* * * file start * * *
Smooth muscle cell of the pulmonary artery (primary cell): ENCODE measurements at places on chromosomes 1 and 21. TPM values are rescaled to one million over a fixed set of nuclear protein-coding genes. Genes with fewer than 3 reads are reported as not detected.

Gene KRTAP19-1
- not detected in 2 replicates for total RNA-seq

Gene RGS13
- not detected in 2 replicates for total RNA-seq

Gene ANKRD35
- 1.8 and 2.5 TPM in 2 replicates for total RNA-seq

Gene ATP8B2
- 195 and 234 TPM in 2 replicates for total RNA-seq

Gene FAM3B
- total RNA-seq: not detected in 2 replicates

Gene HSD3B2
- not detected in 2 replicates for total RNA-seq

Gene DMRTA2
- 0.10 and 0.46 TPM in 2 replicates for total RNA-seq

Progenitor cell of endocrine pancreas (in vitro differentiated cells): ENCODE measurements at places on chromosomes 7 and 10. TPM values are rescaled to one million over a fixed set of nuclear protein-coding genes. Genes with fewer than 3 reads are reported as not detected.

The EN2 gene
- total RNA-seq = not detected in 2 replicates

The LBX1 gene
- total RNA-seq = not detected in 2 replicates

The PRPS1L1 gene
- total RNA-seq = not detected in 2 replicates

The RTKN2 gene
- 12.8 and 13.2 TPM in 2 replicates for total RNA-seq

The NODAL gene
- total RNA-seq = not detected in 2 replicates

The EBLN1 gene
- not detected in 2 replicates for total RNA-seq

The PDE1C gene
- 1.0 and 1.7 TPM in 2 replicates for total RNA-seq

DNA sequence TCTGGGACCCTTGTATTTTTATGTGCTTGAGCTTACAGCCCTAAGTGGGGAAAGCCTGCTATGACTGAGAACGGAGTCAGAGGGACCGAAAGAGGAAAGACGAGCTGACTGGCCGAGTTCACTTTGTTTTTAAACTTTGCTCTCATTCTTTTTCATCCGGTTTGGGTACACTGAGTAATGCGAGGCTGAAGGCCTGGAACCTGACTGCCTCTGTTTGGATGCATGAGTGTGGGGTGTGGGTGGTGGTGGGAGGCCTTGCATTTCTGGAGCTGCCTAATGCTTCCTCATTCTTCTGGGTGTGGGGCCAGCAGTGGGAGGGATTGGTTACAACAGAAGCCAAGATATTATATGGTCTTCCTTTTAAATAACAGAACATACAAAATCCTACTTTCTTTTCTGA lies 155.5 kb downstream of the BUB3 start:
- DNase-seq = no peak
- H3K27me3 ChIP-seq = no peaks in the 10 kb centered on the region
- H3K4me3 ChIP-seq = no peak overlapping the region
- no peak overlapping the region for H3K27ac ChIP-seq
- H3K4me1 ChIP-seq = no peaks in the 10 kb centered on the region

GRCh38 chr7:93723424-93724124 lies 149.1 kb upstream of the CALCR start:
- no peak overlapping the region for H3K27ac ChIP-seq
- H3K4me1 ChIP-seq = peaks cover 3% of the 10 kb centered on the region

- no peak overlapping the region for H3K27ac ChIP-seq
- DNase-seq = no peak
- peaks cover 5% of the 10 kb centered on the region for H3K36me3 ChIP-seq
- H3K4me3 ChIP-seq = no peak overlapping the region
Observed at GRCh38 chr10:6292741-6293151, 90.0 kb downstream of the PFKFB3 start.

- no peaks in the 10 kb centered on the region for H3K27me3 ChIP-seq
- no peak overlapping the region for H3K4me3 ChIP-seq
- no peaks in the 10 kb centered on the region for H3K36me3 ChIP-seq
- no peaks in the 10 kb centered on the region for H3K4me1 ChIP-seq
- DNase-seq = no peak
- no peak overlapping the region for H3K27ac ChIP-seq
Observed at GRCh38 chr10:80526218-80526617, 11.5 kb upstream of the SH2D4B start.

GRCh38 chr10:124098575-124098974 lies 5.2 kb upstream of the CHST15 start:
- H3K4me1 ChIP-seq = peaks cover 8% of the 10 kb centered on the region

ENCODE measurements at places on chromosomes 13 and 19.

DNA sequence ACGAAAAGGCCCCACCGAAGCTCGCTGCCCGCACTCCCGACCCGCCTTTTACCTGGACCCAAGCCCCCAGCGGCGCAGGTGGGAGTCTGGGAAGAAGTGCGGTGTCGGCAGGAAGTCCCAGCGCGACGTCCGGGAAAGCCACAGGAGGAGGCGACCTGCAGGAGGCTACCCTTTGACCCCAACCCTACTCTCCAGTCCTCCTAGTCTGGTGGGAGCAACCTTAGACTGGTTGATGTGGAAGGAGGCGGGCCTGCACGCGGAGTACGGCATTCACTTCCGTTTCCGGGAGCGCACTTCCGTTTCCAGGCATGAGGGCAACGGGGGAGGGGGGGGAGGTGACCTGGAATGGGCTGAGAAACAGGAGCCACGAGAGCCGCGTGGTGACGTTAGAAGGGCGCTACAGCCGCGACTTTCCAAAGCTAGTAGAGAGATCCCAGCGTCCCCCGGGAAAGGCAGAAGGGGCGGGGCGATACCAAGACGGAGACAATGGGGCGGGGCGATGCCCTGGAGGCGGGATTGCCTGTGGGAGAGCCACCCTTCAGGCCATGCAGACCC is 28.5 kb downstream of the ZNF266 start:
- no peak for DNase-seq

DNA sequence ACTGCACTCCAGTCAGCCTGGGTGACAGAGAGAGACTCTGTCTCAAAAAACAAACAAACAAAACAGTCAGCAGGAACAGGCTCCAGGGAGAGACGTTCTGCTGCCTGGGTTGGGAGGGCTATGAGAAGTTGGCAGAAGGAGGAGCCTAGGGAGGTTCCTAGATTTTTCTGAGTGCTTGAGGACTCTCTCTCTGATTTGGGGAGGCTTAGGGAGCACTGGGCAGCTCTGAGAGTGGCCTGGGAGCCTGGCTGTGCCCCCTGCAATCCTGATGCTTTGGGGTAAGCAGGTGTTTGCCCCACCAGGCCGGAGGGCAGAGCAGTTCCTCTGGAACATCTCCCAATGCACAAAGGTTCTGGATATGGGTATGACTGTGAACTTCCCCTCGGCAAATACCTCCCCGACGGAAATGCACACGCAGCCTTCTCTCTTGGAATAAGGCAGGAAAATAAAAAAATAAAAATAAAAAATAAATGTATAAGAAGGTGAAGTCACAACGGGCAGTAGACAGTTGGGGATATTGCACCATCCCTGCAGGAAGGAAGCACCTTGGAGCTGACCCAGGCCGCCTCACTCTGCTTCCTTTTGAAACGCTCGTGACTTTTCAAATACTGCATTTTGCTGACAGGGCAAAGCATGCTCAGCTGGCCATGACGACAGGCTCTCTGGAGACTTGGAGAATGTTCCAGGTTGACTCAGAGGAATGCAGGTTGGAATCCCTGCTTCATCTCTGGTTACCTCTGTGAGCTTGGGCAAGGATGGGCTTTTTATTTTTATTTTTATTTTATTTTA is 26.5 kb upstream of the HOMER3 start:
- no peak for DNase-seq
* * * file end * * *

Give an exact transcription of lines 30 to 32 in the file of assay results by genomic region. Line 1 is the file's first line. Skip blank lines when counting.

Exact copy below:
- 1.0 and 1.7 TPM in 2 replicates for total RNA-seq

DNA sequence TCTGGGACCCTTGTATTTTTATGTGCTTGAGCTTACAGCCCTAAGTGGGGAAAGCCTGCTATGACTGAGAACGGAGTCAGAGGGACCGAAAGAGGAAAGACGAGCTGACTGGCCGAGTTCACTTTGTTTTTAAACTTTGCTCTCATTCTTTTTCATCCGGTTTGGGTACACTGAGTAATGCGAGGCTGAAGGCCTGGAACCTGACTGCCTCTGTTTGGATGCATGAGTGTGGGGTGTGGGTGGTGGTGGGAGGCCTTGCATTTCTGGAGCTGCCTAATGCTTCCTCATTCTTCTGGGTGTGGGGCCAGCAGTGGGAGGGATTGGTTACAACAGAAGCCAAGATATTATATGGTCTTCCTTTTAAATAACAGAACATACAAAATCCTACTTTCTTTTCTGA lies 155.5 kb downstream of the BUB3 start:
- DNase-seq = no peak